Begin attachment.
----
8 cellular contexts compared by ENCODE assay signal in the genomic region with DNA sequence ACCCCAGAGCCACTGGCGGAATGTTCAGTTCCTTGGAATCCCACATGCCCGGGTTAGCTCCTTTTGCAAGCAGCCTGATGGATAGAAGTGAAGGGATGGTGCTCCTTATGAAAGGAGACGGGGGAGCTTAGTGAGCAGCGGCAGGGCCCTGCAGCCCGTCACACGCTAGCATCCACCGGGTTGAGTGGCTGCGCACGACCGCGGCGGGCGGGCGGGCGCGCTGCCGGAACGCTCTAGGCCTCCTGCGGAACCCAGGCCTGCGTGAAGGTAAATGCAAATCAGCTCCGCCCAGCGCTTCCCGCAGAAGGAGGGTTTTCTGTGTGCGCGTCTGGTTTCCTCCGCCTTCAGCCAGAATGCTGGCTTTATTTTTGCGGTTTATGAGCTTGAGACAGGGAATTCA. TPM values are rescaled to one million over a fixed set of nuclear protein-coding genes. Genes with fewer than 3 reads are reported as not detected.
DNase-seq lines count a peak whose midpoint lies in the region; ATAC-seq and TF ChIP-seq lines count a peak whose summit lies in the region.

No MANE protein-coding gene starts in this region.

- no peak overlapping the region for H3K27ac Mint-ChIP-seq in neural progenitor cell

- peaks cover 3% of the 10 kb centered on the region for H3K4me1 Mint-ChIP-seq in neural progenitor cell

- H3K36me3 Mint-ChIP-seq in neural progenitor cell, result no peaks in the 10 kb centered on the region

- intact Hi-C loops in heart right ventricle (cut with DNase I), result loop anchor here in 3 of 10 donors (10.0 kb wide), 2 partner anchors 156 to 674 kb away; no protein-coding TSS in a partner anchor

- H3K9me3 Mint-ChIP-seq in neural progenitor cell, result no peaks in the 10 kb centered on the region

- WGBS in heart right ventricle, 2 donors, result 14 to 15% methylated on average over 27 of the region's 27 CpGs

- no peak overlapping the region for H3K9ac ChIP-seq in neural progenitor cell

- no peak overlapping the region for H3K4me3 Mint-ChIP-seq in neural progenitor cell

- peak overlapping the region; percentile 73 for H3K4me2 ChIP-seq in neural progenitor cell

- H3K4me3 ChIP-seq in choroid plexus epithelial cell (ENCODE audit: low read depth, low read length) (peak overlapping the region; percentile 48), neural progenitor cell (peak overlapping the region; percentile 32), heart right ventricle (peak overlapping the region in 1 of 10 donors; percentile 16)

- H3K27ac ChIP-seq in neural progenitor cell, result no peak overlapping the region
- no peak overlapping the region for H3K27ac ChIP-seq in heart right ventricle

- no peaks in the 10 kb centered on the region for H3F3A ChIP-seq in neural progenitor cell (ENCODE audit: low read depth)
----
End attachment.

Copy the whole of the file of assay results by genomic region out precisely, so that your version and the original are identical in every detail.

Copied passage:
8 cellular contexts compared by ENCODE assay signal in the genomic region with DNA sequence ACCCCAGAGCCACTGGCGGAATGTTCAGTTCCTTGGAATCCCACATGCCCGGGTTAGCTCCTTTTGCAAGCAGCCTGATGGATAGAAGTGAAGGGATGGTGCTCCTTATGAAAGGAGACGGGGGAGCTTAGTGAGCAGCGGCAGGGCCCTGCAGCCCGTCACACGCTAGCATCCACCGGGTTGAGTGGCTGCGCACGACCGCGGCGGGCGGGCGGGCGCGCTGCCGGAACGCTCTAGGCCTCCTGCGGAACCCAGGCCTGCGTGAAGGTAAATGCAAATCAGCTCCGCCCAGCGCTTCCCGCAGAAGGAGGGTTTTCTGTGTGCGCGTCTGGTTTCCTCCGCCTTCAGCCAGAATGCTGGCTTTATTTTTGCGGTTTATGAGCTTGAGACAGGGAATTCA. TPM values are rescaled to one million over a fixed set of nuclear protein-coding genes. Genes with fewer than 3 reads are reported as not detected.
DNase-seq lines count a peak whose midpoint lies in the region; ATAC-seq and TF ChIP-seq lines count a peak whose summit lies in the region.

No MANE protein-coding gene starts in this region.

- no peak overlapping the region for H3K27ac Mint-ChIP-seq in neural progenitor cell

- peaks cover 3% of the 10 kb centered on the region for H3K4me1 Mint-ChIP-seq in neural progenitor cell

- H3K36me3 Mint-ChIP-seq in neural progenitor cell, result no peaks in the 10 kb centered on the region

- intact Hi-C loops in heart right ventricle (cut with DNase I), result loop anchor here in 3 of 10 donors (10.0 kb wide), 2 partner anchors 156 to 674 kb away; no protein-coding TSS in a partner anchor

- H3K9me3 Mint-ChIP-seq in neural progenitor cell, result no peaks in the 10 kb centered on the region

- WGBS in heart right ventricle, 2 donors, result 14 to 15% methylated on average over 27 of the region's 27 CpGs

- no peak overlapping the region for H3K9ac ChIP-seq in neural progenitor cell

- no peak overlapping the region for H3K4me3 Mint-ChIP-seq in neural progenitor cell

- peak overlapping the region; percentile 73 for H3K4me2 ChIP-seq in neural progenitor cell

- H3K4me3 ChIP-seq in choroid plexus epithelial cell (ENCODE audit: low read depth, low read length) (peak overlapping the region; percentile 48), neural progenitor cell (peak overlapping the region; percentile 32), heart right ventricle (peak overlapping the region in 1 of 10 donors; percentile 16)

- H3K27ac ChIP-seq in neural progenitor cell, result no peak overlapping the region
- no peak overlapping the region for H3K27ac ChIP-seq in heart right ventricle

- no peaks in the 10 kb centered on the region for H3F3A ChIP-seq in neural progenitor cell (ENCODE audit: low read depth)